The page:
I was recently at an inipi ceremony on Fort Carson and since I had just recently had my gall bladder removed I was not healthy enough to participate so I was set to watch the door. What I was not prepared for was that watching the door also meant watching the wakancapi, children. All the kids were young boys and while their parents prayed in the sweat lodge they set out to play. Everyone grabbed sticks and headed out into the bush around the inipi site for a game of tag.
It took quite a long time for them to decide who was “it” no one wanted to be the “bad” guy but someone had to play the role. The argument went on for some time before it was decided that “The Hulk” would be a suitable baddy. I am not sure why the settled on the big green meanie but I think it is because the Hulk, in his unfortunate alternate color scheme, is inherently dangerous but the Hulk is not exactly bad. Every one of the kids wanted to be good at heart; they all wanted to be a hero in one way or another.
After watching them I noticed that the size of their stick seemed to indicate status. The boy with the smallest stick always seemed to be left just a bit behind in some ways. I decided to try something out. I grabbed a saw and fashioned a very nice “stick” with a Y at one end. When I was done creating it I caught up with the unfortunate boy carrying the smallest stick and traded it out for the one I had made. The play dynamic instantly changed as all the boys suddenly decided that the stick I had provided was imbued with special powers. Again they ran off to find Hulk but the pecking order was vastly different.
Time to experiment; what would happen if I leveled the playing field by creating an entire set of similar sticks. I set to work and handed them out as I finished them. I was surprised when the original stick was still the “best” stick and the current owner was deemed the most powerful. It had nothing to do with size, or age but the stick was all important. The role of Hulk passed from child to child but Hulk could never hold “The stick of ultimate power”. Hulk was powerful enough on his own, in the minds of the kids who knows what would happen if Hulk got the only thing in their universe that could stop him.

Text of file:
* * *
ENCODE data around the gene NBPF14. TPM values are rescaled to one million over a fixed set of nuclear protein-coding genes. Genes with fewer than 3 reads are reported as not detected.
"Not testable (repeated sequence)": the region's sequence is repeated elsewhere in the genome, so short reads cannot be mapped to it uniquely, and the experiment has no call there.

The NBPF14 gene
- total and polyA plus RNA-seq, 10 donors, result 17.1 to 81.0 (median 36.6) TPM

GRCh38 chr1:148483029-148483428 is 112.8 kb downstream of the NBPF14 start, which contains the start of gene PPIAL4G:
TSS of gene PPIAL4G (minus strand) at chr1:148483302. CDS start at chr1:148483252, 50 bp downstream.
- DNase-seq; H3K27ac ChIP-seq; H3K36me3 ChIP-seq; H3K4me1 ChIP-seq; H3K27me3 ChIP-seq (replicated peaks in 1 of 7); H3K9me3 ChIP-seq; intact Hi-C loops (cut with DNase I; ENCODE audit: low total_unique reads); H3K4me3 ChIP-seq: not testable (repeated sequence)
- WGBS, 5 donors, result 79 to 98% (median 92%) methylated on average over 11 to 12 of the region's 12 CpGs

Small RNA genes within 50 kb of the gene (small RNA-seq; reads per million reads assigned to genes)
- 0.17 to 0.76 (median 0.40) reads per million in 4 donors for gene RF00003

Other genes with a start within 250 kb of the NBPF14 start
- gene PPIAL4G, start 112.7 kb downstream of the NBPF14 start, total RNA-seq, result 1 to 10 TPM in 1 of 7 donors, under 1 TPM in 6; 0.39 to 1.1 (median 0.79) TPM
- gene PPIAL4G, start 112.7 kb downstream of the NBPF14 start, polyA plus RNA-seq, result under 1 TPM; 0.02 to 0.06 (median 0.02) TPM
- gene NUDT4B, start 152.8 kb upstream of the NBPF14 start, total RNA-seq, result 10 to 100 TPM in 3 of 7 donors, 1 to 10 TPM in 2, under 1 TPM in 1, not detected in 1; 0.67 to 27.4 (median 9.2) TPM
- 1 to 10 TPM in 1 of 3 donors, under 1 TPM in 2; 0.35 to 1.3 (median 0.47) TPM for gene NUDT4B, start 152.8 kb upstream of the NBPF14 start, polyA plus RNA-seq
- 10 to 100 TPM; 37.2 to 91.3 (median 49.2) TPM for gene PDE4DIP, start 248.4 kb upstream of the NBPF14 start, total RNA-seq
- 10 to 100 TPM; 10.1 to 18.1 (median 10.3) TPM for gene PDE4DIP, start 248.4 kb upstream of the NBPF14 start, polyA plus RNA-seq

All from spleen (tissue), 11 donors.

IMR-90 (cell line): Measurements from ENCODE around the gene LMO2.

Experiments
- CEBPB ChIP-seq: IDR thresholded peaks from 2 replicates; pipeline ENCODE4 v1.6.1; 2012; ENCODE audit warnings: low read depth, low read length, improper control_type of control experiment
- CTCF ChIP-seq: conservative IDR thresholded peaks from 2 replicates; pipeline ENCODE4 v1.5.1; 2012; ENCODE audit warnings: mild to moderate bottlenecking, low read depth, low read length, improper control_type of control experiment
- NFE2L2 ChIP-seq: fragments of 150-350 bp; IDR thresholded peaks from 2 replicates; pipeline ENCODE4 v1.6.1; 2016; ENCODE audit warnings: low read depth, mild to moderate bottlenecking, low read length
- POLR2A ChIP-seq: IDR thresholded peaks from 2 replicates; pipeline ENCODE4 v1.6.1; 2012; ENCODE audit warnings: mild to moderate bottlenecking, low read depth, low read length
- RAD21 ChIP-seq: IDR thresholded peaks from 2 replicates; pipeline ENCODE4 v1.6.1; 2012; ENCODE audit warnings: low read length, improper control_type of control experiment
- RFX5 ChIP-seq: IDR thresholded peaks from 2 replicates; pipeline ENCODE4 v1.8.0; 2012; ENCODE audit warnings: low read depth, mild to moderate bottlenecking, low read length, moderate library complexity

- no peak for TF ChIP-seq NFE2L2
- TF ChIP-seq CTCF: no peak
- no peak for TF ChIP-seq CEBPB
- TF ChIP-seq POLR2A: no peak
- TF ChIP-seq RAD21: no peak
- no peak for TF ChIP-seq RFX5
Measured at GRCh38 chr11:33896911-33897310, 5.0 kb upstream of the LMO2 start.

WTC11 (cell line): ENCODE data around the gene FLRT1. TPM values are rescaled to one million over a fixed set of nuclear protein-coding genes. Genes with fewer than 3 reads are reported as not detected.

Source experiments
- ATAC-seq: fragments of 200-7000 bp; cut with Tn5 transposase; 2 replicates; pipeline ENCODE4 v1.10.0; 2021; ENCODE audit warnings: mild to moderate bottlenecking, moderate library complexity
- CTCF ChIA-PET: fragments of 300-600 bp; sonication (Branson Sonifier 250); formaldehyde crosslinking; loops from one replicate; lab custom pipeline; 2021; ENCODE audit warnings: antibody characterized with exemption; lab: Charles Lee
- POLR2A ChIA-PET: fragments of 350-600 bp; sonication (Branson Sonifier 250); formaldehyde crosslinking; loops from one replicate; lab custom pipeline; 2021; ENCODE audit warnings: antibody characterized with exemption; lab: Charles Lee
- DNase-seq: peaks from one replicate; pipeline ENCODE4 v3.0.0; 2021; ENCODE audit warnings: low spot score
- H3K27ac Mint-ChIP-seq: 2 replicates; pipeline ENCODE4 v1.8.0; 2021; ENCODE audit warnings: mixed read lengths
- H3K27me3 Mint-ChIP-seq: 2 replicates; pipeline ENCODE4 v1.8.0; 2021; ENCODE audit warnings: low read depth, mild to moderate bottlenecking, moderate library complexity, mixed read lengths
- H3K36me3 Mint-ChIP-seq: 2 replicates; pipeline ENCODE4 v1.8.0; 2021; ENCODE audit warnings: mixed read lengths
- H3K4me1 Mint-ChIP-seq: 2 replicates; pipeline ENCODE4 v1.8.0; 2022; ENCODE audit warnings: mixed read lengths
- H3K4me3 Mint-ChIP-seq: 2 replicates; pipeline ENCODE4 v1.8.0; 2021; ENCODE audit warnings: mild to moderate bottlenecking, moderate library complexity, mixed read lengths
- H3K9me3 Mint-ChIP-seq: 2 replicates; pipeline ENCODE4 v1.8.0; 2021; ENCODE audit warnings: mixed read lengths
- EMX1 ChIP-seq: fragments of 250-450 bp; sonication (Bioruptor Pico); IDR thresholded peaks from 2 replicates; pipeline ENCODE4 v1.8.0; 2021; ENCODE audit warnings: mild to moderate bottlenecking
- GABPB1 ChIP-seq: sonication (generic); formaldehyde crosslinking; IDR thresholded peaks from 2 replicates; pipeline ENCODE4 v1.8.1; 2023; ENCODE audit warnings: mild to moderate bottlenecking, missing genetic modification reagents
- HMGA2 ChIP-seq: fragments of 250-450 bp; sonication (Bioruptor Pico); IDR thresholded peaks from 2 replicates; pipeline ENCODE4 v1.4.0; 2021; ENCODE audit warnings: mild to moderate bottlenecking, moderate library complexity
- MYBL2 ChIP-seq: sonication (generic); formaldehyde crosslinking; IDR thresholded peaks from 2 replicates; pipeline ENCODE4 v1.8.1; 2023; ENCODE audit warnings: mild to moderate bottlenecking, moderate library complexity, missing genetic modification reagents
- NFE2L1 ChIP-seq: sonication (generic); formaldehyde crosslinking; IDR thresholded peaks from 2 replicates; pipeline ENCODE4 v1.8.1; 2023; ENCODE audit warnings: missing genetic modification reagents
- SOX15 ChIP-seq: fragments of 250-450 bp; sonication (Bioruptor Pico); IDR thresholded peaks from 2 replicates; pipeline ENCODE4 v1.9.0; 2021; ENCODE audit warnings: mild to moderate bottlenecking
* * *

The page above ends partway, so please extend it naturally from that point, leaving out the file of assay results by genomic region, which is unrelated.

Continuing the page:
The game went like this.
One Hulk, the baddy but not really a bad guy just dangerous.
4 other kids armed with sticks.
1 stick was the ultimate stick.
The 3 kids would try and flush out the Hulk and chase him to where the one holding the powerful stick could trap or somehow subdue the Hulk.
Once that was accomplished, rolls and sticks would be exchanged and the game would start again.
It was good to see the children play. It was even better to realize that they all wanted to be good, strong, brave, and honorable. The play was fair and although a minor injury occurred when one unfortunate player took a stick to the mouth, apologies were quickly offered and accepted and other than an “ow that really hurt” everyone went on with their game. Power and leadership was not determined by size, age, family name or as with the sad case among Indians these days, amount of Indian blood. Power and control was accepted, held, and then passed on without the typical drama that I am used to seeing day in and day out in this world.
I hope those children keep their honor, fairness, playful spirits and ability to forgive. I think sometimes adults dismiss such things as childish and throw them away too quickly and the world is all the worse for it. Tunkasila please watch over and protect the young warriors on their path.
The Stick of Ultimate Power being held by the one in the grey shirt.